The Pakistani government has banned the film “Joyland”, its official entry for the Oscars, for containing “highly objectionable material”, with the controversy triggering social media debate on the issue of censorship.
The film, which portrays a love affair between a man and a transgender woman, has won global accolades on film festival circuits, including at Cannes earlier this year. It was slated to be released in Pakistan on November 18, Al Jazeera reports.
The film was cleared by the country’s provincial as well as central censor boards in August. Films have to be passed by federal as well as provincial censor boards before they are allowed to be screened in theatres.
But a complaint by a religious party leader forced the federal censor board to reverse its earlier decision, and to declare the movie ineligible for the “whole of Pakistan”.
“Written complaints were received that the film contains highly objectionable material which does not conform with the social values and moral standards of our society,” the notification issued on Friday stated.
Jamaat-e-Islami (JI) party Senator Mushtaq Ahmad Khan praised the ban in a tweet, saying that as an Islamic republic, Pakistan must adhere to Islamic values and norms, the BBC reported.
The controversy around the film has spilled over into social media, with #ReleaseJoyland and #BanJoyland trending both in favour and against the critically-acclaimed film.
An outpouring of support has flooded social media from people, including artists, for the film.
Author Fatima Bhutto tweeted praise for the movie in a thread and said “Joyland” is a “beautiful, honest and intelligent film and it should embarrass the state that people all over the world can watch it except people at home”, the report said.
“The censorship of ‘Joyland’ is senseless. Pakistan is teeming with artists, filmmakers, (and) writers and has a cultural richness and more importantly bravery that the world admires. A smart state would celebrate & promote this not silence and threaten it.”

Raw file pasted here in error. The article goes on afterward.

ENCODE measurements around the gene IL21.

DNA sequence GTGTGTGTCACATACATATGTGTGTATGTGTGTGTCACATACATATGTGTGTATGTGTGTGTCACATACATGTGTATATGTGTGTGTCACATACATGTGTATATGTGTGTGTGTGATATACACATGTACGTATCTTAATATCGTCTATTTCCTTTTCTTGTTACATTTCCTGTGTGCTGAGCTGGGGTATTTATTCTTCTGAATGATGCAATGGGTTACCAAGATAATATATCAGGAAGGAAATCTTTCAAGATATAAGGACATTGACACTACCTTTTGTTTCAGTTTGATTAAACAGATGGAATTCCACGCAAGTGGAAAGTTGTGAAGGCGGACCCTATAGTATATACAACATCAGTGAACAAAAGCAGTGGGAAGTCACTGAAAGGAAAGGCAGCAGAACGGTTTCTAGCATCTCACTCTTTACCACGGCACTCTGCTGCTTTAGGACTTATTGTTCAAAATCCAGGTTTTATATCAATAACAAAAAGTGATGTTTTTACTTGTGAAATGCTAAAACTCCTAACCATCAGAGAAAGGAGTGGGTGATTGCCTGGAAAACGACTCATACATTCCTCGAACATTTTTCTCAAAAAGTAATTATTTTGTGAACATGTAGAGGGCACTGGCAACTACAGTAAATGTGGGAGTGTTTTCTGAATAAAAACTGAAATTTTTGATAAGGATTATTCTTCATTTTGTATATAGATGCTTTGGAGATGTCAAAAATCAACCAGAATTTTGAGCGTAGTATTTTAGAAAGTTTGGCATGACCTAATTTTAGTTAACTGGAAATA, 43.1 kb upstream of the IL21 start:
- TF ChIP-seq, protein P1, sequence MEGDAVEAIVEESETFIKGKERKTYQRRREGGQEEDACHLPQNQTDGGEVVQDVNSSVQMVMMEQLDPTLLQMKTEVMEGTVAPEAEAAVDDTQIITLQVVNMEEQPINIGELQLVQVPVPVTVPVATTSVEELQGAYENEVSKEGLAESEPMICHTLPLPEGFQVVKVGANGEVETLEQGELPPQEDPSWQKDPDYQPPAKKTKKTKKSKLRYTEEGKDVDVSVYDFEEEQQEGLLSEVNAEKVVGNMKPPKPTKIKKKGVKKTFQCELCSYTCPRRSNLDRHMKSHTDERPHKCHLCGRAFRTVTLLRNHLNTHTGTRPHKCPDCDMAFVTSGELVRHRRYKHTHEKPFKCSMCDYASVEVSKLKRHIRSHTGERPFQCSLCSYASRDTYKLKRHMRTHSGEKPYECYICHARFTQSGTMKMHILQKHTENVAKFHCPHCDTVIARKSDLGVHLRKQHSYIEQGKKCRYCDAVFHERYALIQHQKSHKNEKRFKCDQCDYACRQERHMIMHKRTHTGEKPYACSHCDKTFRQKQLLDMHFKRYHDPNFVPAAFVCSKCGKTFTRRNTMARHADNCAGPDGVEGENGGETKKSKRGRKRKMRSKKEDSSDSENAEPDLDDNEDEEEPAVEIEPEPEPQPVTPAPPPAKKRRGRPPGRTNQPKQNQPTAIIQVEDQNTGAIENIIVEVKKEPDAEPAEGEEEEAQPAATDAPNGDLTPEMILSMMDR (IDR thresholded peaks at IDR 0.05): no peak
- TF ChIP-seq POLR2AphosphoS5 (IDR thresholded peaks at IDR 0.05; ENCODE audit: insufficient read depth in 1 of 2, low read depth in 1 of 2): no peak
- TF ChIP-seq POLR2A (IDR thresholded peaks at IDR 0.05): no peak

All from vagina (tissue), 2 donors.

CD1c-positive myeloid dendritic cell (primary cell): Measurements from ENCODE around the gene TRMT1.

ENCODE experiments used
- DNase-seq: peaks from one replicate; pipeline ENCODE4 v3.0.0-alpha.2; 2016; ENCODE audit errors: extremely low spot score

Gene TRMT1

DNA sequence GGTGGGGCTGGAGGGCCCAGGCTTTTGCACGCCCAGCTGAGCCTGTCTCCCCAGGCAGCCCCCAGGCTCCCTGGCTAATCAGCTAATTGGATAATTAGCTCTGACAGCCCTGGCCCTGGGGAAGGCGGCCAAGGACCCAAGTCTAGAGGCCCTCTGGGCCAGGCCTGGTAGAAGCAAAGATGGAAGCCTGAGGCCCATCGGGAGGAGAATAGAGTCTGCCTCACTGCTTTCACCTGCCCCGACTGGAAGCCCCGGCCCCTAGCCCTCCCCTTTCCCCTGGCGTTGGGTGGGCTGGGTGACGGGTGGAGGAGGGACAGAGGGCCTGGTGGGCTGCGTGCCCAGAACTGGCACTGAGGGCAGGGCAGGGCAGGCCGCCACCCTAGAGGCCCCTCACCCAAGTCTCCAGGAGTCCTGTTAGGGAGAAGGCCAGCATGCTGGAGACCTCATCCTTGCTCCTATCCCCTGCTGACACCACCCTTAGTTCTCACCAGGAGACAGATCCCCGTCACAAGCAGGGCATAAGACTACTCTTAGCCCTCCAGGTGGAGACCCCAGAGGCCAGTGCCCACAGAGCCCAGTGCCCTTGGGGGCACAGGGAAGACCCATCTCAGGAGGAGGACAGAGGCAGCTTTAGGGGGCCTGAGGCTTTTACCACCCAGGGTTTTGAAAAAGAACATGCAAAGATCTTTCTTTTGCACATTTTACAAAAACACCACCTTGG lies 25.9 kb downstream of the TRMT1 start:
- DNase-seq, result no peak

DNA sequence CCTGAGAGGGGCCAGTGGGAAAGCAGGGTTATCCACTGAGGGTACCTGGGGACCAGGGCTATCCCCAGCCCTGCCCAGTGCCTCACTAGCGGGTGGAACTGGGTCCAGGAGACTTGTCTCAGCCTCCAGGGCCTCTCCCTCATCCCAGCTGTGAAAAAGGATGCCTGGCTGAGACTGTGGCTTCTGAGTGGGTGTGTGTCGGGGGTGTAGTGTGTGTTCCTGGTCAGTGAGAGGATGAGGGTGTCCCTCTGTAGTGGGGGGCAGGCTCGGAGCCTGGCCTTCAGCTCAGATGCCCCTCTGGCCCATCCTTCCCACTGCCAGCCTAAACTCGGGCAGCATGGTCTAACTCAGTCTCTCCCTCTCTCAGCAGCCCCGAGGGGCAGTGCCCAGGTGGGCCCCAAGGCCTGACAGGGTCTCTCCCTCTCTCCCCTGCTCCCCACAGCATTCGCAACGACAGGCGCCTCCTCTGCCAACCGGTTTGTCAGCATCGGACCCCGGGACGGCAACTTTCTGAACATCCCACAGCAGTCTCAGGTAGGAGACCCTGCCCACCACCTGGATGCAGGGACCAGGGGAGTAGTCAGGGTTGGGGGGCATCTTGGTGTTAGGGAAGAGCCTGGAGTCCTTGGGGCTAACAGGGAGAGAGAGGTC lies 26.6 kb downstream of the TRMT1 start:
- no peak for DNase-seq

Under pressure, the government of Prime Minister Shehbaz Sharif on Monday constituted an eight-member committee to “deliberate on complaints” against the movie. The committee has been asked to submit its report by Tuesday.
Director of the film Saim Sadiq told Al Jazeera that he was dismayed at the government’s decision.
“This is a very confusing situation. Earlier the board granted a certificate and suddenly (it) has been taken back,” he told Al Jazeera.
“We are taking every democratic and diplomatic and legal means available to our end to try and sort this out and we hope that better sense will prevail.”
“Joyland” is set in Lahore city and depicts the story of a young man who falls in love with a transgender woman. It debuted at the Cannes festival earlier this year, where it received accolades, including the Jury Prize as well as the Queer Palm award.
It has since won global praise at various film festivals and on Friday, the day it was banned in Pakistan, Sadiq received the Young Cinema Award at the Asia Pacific Screen Awards in Australia.
The movie was chosen as Pakistan’s official entry for the Academy Awards (Oscars) in September, and the youngest Nobel Prize winner, Malala Yousafzai, has joined the “Joyland” team as an executive producer to promote it for the upcoming awards season.
Sadiq says no film can please everyone and those who do not like can choose not to watch it.
“If you have a problem with a film, you can just choose not to watch it. No film will please all the people, and that’s why we don’t need to take permission from 220 million people to release a film,” he said.
Pakistan has a history of banning movies on various subjects, often citing religious and nationalistic reasons for its decisions.